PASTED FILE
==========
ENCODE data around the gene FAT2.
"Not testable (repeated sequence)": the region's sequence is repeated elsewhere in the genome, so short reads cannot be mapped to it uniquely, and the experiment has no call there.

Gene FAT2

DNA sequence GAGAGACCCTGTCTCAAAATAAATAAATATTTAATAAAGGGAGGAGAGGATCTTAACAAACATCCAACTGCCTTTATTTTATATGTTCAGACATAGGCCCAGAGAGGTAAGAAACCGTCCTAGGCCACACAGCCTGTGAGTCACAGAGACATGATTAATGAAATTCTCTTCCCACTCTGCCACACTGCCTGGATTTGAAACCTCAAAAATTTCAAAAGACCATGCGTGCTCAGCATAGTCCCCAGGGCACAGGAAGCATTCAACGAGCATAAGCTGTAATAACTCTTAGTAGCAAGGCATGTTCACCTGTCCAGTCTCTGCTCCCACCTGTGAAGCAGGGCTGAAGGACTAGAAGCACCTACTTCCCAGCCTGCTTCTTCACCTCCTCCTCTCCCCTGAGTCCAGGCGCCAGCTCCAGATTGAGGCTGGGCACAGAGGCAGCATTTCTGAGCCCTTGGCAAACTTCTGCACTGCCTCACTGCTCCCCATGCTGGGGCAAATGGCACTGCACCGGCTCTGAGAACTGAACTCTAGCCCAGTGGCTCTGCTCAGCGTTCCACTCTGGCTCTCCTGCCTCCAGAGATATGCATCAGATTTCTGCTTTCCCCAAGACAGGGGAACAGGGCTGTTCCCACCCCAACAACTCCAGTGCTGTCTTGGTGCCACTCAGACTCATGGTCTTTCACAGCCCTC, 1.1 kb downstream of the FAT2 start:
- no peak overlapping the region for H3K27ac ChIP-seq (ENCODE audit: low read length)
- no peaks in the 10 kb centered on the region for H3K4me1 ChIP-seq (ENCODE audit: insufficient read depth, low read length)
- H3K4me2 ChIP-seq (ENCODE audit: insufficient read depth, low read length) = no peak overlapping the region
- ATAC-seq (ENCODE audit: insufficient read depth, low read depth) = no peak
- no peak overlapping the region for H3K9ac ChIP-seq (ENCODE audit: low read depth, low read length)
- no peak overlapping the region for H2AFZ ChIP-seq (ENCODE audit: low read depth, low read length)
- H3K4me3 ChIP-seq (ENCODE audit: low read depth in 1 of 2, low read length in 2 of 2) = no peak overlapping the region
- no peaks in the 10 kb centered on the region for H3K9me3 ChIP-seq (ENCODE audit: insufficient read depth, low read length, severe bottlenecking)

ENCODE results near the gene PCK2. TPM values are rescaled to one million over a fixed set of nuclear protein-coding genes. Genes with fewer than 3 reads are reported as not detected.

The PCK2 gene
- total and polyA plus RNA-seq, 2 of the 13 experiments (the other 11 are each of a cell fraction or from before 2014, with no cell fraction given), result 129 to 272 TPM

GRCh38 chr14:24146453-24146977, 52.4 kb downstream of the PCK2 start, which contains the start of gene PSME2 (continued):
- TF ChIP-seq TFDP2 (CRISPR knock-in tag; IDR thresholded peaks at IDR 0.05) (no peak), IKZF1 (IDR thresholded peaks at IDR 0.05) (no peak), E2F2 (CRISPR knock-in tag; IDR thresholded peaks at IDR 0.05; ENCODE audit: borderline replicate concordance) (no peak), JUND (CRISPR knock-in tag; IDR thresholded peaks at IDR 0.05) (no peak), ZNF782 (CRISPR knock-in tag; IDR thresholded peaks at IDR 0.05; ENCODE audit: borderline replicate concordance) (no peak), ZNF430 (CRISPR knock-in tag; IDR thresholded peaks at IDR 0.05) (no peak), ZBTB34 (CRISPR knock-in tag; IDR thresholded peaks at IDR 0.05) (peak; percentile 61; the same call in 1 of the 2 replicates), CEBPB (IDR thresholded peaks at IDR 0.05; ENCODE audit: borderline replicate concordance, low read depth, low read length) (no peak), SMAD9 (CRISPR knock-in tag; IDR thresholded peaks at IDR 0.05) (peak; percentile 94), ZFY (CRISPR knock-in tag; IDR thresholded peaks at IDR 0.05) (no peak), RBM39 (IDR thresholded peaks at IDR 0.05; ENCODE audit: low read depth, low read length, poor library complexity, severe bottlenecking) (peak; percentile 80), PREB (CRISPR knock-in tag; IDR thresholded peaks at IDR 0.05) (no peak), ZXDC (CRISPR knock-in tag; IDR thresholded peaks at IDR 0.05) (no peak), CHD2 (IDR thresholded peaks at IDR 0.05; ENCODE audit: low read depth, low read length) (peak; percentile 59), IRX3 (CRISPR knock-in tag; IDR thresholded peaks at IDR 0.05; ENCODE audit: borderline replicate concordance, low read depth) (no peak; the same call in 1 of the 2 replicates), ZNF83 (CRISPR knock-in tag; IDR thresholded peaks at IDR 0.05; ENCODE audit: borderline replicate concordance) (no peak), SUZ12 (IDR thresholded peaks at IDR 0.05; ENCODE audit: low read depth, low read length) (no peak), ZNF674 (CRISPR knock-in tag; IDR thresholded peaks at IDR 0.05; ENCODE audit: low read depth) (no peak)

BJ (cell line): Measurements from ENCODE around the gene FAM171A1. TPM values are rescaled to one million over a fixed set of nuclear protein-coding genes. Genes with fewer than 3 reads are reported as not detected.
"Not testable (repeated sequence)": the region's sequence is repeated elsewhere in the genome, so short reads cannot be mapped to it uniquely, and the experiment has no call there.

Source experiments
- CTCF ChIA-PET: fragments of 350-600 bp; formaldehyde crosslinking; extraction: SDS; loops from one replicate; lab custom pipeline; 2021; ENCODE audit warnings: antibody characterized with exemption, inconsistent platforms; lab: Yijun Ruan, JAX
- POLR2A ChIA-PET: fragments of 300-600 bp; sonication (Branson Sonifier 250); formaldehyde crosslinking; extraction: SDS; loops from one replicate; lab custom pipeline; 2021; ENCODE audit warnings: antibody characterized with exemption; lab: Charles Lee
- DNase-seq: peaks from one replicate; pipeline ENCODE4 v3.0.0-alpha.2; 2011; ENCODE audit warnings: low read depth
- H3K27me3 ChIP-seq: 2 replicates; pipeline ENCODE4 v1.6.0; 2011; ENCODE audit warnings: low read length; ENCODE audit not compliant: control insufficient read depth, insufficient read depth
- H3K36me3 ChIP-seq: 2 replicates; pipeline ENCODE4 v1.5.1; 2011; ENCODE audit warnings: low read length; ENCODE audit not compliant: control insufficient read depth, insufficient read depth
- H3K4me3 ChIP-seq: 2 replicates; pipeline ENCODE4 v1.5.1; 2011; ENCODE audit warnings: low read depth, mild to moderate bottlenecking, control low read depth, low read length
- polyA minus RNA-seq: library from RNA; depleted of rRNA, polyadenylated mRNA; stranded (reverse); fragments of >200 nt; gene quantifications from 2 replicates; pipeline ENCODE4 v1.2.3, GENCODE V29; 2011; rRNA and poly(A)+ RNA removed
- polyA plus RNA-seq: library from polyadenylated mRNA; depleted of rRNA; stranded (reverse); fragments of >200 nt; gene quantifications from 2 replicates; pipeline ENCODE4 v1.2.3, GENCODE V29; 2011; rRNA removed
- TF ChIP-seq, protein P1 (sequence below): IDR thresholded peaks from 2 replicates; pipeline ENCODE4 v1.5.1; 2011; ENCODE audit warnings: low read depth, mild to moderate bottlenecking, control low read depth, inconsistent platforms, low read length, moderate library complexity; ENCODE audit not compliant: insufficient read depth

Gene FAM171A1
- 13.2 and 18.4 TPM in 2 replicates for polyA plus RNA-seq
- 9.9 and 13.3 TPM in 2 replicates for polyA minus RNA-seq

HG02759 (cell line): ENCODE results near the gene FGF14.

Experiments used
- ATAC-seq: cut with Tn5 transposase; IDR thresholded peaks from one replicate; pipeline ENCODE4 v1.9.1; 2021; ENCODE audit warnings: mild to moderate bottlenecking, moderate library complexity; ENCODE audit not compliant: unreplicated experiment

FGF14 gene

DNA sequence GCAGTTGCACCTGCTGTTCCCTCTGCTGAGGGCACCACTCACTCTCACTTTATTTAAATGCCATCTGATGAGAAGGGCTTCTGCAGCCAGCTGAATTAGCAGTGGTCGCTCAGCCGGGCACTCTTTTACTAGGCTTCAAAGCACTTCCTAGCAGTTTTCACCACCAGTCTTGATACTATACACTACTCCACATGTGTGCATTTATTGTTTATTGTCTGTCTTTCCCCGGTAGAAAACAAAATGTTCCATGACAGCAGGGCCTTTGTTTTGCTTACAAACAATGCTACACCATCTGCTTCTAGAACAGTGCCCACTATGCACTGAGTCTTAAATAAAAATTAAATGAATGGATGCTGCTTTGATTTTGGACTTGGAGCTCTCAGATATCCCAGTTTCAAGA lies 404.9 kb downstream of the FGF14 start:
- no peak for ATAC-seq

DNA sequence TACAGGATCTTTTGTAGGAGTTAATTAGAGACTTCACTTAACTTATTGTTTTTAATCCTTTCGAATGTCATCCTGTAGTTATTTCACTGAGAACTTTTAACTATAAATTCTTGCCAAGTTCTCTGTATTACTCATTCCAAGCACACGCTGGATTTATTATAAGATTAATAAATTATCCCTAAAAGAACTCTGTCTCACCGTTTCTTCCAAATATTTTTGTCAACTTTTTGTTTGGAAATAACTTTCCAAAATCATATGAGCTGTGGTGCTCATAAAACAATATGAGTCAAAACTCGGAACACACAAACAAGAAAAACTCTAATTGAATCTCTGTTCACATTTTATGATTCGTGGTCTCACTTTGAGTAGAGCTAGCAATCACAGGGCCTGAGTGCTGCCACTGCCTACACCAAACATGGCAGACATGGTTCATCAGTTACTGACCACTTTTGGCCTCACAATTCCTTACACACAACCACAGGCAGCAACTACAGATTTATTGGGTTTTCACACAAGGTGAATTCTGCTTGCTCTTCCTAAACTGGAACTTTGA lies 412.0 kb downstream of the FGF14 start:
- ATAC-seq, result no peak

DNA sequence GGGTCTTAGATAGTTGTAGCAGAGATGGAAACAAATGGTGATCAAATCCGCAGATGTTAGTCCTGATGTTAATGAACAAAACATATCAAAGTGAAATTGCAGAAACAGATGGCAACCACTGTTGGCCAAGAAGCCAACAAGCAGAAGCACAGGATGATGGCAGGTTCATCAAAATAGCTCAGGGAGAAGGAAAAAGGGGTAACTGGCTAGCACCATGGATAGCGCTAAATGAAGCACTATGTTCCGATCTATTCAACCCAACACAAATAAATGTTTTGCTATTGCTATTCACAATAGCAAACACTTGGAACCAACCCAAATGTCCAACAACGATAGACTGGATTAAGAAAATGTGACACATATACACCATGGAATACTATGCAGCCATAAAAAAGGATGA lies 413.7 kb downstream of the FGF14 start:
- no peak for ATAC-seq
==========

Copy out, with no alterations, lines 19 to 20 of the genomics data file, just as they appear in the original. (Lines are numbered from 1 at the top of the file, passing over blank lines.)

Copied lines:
"Not testable (repeated sequence)": the region's sequence is repeated elsewhere in the genome, so short reads cannot be mapped to it uniquely, and the experiment has no call there.

Source experiments